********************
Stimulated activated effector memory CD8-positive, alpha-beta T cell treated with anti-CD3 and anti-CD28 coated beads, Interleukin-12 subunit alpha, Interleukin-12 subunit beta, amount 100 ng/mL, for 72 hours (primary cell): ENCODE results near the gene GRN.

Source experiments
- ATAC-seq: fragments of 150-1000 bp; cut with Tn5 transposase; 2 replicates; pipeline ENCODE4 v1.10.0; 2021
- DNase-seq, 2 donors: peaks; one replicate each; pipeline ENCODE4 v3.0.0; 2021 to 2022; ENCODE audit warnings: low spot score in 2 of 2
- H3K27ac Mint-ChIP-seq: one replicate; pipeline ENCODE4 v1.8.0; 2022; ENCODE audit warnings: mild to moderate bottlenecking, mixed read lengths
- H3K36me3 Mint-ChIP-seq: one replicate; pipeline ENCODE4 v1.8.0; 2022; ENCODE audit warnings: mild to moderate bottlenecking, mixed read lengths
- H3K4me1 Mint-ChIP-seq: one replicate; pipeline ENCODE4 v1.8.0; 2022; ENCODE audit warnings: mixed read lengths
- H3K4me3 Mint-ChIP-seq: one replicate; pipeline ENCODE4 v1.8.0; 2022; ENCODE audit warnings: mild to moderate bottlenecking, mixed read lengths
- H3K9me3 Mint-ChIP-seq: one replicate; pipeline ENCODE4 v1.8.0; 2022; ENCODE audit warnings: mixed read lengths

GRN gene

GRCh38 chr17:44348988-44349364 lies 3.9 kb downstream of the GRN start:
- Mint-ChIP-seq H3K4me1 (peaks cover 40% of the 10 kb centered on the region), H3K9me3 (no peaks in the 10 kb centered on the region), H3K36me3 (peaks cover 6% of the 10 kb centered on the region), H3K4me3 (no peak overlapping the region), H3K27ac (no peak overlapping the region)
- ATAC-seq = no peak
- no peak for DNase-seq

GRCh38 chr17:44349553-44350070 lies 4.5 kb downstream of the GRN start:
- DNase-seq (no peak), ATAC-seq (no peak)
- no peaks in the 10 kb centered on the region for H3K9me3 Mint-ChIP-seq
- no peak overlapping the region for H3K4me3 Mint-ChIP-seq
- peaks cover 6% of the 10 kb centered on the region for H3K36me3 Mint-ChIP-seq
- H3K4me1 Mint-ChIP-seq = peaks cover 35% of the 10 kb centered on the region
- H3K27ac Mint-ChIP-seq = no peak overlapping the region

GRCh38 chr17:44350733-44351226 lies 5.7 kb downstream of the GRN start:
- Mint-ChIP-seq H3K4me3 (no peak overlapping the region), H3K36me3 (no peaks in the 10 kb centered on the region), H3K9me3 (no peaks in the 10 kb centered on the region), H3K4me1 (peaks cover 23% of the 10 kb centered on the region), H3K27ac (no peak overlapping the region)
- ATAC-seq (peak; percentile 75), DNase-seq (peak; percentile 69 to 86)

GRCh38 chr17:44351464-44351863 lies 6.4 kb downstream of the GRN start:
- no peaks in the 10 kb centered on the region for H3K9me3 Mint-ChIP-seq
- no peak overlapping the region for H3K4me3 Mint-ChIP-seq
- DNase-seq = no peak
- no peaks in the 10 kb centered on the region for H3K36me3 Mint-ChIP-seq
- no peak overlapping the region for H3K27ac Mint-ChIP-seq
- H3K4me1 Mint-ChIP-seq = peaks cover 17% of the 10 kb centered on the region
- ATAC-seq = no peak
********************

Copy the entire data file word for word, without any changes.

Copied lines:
Stimulated activated effector memory CD8-positive, alpha-beta T cell treated with anti-CD3 and anti-CD28 coated beads, Interleukin-12 subunit alpha, Interleukin-12 subunit beta, amount 100 ng/mL, for 72 hours (primary cell): ENCODE results near the gene GRN.

Source experiments
- ATAC-seq: fragments of 150-1000 bp; cut with Tn5 transposase; 2 replicates; pipeline ENCODE4 v1.10.0; 2021
- DNase-seq, 2 donors: peaks; one replicate each; pipeline ENCODE4 v3.0.0; 2021 to 2022; ENCODE audit warnings: low spot score in 2 of 2
- H3K27ac Mint-ChIP-seq: one replicate; pipeline ENCODE4 v1.8.0; 2022; ENCODE audit warnings: mild to moderate bottlenecking, mixed read lengths
- H3K36me3 Mint-ChIP-seq: one replicate; pipeline ENCODE4 v1.8.0; 2022; ENCODE audit warnings: mild to moderate bottlenecking, mixed read lengths
- H3K4me1 Mint-ChIP-seq: one replicate; pipeline ENCODE4 v1.8.0; 2022; ENCODE audit warnings: mixed read lengths
- H3K4me3 Mint-ChIP-seq: one replicate; pipeline ENCODE4 v1.8.0; 2022; ENCODE audit warnings: mild to moderate bottlenecking, mixed read lengths
- H3K9me3 Mint-ChIP-seq: one replicate; pipeline ENCODE4 v1.8.0; 2022; ENCODE audit warnings: mixed read lengths

GRN gene

GRCh38 chr17:44348988-44349364 lies 3.9 kb downstream of the GRN start:
- Mint-ChIP-seq H3K4me1 (peaks cover 40% of the 10 kb centered on the region), H3K9me3 (no peaks in the 10 kb centered on the region), H3K36me3 (peaks cover 6% of the 10 kb centered on the region), H3K4me3 (no peak overlapping the region), H3K27ac (no peak overlapping the region)
- ATAC-seq = no peak
- no peak for DNase-seq

GRCh38 chr17:44349553-44350070 lies 4.5 kb downstream of the GRN start:
- DNase-seq (no peak), ATAC-seq (no peak)
- no peaks in the 10 kb centered on the region for H3K9me3 Mint-ChIP-seq
- no peak overlapping the region for H3K4me3 Mint-ChIP-seq
- peaks cover 6% of the 10 kb centered on the region for H3K36me3 Mint-ChIP-seq
- H3K4me1 Mint-ChIP-seq = peaks cover 35% of the 10 kb centered on the region
- H3K27ac Mint-ChIP-seq = no peak overlapping the region

GRCh38 chr17:44350733-44351226 lies 5.7 kb downstream of the GRN start:
- Mint-ChIP-seq H3K4me3 (no peak overlapping the region), H3K36me3 (no peaks in the 10 kb centered on the region), H3K9me3 (no peaks in the 10 kb centered on the region), H3K4me1 (peaks cover 23% of the 10 kb centered on the region), H3K27ac (no peak overlapping the region)
- ATAC-seq (peak; percentile 75), DNase-seq (peak; percentile 69 to 86)

GRCh38 chr17:44351464-44351863 lies 6.4 kb downstream of the GRN start:
- no peaks in the 10 kb centered on the region for H3K9me3 Mint-ChIP-seq
- no peak overlapping the region for H3K4me3 Mint-ChIP-seq
- DNase-seq = no peak
- no peaks in the 10 kb centered on the region for H3K36me3 Mint-ChIP-seq
- no peak overlapping the region for H3K27ac Mint-ChIP-seq
- H3K4me1 Mint-ChIP-seq = peaks cover 17% of the 10 kb centered on the region
- ATAC-seq = no peak